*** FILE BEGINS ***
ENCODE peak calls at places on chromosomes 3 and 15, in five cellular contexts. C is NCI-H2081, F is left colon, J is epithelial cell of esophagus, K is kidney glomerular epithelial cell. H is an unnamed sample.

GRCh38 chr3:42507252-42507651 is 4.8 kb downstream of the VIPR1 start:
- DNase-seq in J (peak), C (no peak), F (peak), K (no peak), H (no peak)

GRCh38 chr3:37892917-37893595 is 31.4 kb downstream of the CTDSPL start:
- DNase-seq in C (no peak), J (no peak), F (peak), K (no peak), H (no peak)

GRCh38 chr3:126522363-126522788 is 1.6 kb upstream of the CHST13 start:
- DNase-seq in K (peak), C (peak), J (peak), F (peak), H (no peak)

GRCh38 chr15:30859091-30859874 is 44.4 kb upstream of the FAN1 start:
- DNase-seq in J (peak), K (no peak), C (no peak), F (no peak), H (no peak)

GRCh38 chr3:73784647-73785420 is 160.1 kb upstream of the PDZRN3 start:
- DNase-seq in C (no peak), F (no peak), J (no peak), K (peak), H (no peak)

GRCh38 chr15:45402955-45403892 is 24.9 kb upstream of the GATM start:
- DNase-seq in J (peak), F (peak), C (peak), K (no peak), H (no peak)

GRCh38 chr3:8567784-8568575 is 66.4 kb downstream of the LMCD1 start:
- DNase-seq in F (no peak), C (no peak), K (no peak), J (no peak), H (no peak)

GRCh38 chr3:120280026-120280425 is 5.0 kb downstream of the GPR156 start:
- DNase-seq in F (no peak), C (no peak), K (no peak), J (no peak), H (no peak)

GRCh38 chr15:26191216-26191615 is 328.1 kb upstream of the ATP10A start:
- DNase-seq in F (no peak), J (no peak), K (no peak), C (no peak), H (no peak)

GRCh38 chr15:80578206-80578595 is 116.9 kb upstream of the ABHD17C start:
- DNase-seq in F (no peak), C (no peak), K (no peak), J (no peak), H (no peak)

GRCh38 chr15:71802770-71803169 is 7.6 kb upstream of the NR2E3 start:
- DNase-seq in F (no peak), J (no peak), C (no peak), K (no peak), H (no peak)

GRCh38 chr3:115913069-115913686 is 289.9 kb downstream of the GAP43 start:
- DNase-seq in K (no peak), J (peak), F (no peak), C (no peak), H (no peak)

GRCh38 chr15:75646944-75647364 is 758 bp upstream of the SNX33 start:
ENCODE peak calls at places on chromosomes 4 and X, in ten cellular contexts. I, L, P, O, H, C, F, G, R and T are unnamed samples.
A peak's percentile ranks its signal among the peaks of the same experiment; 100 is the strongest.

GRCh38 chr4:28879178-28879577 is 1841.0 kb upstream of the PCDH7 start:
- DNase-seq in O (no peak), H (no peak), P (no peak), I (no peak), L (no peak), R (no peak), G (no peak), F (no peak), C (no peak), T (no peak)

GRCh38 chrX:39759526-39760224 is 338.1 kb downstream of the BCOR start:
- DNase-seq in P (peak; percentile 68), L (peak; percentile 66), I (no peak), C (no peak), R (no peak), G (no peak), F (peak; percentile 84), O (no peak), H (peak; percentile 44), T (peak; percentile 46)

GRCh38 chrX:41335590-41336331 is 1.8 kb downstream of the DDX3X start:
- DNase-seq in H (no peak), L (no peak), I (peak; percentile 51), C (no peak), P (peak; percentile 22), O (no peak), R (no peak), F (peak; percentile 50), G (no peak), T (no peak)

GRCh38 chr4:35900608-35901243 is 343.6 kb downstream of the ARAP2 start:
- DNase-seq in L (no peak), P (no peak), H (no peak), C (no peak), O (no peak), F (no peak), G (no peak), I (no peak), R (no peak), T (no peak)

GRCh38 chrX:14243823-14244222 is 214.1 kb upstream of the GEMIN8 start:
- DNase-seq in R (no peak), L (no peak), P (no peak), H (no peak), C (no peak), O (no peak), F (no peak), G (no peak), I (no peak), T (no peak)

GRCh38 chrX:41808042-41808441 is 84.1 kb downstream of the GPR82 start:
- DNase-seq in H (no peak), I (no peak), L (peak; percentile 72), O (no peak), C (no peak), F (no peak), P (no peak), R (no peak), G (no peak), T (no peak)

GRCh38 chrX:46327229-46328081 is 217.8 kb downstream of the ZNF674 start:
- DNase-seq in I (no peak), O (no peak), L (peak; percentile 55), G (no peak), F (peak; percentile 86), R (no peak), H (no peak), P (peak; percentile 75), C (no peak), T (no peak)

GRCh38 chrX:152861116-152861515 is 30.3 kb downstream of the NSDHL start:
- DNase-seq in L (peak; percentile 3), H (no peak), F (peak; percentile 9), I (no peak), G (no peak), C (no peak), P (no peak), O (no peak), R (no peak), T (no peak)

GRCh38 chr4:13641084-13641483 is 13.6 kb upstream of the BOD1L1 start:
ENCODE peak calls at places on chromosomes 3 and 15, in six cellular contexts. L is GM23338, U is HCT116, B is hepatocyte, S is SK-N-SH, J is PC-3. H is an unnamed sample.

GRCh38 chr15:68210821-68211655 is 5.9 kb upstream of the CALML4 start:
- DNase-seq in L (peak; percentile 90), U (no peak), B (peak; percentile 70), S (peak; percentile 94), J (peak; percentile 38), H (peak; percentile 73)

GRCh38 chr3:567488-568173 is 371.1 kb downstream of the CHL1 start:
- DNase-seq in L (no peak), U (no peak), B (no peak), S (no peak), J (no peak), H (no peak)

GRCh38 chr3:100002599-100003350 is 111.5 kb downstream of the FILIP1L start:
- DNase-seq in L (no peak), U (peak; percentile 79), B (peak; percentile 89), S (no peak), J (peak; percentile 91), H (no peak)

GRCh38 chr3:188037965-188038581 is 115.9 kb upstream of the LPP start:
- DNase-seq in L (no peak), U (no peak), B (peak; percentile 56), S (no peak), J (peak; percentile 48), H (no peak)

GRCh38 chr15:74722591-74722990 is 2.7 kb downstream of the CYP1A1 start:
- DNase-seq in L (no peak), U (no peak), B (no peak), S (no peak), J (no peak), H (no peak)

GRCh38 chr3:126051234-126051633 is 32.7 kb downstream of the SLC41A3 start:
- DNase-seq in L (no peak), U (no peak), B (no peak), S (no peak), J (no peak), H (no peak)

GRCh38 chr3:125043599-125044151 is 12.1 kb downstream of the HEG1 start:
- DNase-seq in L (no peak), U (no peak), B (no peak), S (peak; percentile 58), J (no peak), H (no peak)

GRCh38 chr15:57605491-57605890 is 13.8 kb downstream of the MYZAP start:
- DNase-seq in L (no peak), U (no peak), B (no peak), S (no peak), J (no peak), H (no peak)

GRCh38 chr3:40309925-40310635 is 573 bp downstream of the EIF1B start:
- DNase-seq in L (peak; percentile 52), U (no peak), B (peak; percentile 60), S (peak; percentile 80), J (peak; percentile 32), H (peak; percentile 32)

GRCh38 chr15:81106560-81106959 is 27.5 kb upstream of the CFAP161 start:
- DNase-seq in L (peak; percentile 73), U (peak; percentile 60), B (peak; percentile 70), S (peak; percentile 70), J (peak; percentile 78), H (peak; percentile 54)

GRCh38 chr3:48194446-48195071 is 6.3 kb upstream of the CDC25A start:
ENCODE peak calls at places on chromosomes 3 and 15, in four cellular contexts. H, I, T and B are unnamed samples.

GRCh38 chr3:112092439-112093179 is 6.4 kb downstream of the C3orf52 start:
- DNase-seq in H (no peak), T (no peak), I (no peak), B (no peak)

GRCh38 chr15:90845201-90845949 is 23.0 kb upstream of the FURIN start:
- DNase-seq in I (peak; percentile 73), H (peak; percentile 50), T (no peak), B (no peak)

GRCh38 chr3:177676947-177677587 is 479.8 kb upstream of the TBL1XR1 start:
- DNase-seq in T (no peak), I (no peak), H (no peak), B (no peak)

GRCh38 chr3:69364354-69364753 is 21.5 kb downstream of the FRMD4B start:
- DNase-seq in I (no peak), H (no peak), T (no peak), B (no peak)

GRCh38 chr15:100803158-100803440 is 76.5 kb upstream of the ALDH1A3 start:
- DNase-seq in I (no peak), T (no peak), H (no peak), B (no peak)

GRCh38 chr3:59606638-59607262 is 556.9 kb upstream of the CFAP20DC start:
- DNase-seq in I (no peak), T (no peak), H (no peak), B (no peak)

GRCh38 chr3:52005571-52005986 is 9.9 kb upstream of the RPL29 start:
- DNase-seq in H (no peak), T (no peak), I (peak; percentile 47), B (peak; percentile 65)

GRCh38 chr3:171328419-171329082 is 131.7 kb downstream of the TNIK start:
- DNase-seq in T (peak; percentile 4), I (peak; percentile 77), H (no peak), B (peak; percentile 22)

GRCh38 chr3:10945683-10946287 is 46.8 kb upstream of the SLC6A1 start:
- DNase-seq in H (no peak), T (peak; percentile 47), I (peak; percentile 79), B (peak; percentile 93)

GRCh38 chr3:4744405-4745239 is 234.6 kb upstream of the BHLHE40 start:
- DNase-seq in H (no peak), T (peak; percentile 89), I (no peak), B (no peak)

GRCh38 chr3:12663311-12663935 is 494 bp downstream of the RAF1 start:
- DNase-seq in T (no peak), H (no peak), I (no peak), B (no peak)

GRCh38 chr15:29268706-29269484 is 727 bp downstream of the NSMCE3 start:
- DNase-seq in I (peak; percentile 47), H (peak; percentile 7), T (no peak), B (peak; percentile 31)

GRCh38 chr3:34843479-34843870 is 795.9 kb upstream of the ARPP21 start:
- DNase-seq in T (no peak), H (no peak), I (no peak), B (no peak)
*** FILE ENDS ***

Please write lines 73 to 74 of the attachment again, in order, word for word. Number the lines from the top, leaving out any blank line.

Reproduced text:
GRCh38 chr3:177676947-177677587 is 479.8 kb upstream of the TBL1XR1 start:
- DNase-seq in T (no peak), I (no peak), H (no peak), B (no peak)